Historian Adam Smith visits contemporary America to trace how the dividing lines of the Civil War are still visible beneath US politics 150 years on.
This month marks a hundred and fifty years since the United States divided against themselves, and America plunged into a four-year bloodbath.
But in 2011, is the Civil War just settled, dusty history?
Historian Adam Smith visits contemporary America to trace how the dividing lines of the War are still visible beneath US politics 150 years on, in the era of Obama.
He visits the Old Capitol Building in Springfield, Illinois, where Obama launched his Presidential campaign in the shadow of Abraham Lincoln.
In Virginia, he discovers how the disputes of the Civil War still stir amongst statues and school textbooks, fresh Confederate headstones and debates on states' rights.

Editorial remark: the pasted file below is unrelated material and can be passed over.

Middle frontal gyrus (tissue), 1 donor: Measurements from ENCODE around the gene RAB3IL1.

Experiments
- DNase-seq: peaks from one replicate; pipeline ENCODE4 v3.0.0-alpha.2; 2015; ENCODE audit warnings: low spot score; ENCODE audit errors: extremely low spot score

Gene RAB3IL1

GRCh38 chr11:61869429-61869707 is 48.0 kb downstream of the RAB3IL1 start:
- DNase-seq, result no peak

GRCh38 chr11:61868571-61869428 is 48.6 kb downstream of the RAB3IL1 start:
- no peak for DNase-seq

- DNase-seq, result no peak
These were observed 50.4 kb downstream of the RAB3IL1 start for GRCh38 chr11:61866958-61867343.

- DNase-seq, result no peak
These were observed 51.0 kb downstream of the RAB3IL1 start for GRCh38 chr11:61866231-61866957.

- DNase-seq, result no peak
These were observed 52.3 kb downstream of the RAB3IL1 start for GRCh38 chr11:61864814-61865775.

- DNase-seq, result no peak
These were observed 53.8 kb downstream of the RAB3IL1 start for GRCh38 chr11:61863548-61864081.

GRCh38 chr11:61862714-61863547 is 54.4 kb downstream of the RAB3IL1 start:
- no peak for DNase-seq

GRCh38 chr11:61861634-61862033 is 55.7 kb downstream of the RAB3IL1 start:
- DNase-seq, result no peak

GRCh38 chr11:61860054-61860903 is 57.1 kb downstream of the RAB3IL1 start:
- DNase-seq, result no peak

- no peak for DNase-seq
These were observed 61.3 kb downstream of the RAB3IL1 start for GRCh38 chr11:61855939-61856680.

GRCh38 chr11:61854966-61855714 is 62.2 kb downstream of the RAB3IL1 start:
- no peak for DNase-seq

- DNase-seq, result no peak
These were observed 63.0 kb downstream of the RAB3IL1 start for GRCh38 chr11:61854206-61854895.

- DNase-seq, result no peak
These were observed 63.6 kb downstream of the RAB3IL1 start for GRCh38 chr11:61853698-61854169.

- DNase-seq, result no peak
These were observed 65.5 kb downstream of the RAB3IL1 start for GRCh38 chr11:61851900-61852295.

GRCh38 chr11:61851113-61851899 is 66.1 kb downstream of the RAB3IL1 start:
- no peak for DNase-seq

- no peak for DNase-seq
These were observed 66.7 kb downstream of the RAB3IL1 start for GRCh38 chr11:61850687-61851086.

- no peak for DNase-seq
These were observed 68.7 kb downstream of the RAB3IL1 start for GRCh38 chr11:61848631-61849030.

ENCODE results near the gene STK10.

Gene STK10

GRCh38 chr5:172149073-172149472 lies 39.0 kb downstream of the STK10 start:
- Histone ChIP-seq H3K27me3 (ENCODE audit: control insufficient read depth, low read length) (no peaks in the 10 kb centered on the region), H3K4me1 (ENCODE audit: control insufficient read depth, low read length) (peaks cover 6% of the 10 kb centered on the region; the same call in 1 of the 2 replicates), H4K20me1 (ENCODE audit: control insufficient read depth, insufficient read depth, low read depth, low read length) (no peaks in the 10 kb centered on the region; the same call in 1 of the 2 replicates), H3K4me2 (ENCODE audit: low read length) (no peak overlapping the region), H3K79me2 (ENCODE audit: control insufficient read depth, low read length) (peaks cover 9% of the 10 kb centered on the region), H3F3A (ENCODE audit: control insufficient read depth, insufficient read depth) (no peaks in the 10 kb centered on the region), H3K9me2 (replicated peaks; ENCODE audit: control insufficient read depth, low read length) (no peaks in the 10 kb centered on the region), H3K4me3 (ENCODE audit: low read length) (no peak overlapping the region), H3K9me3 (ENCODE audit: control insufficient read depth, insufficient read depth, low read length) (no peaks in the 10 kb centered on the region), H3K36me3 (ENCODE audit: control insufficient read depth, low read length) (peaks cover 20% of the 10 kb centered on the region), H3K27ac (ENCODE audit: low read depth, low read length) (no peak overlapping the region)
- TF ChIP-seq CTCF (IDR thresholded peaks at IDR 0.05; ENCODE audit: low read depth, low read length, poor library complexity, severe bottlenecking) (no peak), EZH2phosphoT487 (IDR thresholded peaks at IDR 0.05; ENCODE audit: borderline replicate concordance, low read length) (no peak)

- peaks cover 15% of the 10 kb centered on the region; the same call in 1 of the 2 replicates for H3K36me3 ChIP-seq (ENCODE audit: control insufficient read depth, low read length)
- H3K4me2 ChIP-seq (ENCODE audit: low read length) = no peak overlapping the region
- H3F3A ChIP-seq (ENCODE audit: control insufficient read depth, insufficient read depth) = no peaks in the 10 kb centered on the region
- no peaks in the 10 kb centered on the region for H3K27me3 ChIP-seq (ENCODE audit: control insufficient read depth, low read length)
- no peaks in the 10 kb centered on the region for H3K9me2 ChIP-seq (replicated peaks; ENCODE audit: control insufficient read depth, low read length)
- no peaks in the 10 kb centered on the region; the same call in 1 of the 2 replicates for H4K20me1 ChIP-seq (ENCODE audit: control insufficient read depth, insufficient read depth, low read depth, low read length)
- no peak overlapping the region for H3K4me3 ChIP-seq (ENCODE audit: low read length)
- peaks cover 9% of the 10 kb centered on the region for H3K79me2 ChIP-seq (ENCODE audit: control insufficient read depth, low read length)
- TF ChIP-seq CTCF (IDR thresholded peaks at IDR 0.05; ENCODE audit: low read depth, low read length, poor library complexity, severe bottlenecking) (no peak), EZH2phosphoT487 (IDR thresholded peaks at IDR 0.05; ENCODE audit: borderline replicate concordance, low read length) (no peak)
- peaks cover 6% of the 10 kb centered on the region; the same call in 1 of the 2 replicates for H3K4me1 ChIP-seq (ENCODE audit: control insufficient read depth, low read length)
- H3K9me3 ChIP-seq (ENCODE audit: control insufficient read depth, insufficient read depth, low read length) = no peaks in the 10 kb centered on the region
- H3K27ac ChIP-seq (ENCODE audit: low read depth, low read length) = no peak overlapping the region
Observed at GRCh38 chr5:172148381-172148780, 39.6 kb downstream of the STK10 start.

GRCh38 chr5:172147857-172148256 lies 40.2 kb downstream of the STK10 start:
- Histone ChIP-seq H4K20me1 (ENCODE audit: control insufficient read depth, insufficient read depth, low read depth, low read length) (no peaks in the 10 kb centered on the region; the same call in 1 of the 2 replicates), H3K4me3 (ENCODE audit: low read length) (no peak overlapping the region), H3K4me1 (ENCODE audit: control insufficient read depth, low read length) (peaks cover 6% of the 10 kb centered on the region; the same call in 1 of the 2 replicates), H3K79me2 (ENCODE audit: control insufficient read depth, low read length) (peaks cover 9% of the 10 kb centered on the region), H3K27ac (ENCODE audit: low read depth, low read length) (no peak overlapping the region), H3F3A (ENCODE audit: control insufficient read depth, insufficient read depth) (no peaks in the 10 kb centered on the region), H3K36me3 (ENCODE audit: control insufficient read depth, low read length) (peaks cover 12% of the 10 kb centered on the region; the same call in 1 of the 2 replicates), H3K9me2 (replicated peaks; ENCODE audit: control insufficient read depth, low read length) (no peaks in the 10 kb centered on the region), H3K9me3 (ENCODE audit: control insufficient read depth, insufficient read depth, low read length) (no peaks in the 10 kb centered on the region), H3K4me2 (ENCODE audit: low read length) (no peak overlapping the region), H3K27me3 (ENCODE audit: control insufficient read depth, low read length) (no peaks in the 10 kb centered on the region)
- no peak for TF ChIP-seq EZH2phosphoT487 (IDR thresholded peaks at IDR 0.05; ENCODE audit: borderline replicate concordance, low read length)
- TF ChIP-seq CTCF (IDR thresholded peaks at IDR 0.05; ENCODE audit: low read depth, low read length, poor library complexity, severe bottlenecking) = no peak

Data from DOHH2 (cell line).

We witness 'Neo-Confederates' from across the South come together to re-enact the inauguration of the Confederate President, Jefferson Davis - and hear how they see the battles of the Civil War very much alive today in the struggle between Obama's federal government and the ever-more assertive individual states.
In the Washington theatre where Lincoln was shot, Lincoln scholar Allen Guelzo reflects on the rising antagonism in American politics today, with talk of nullification, secession and states' rights, tyranny and treason.
And Adam visits a museum which painfully embodies the difficulty America still has in coming to terms with the conflict.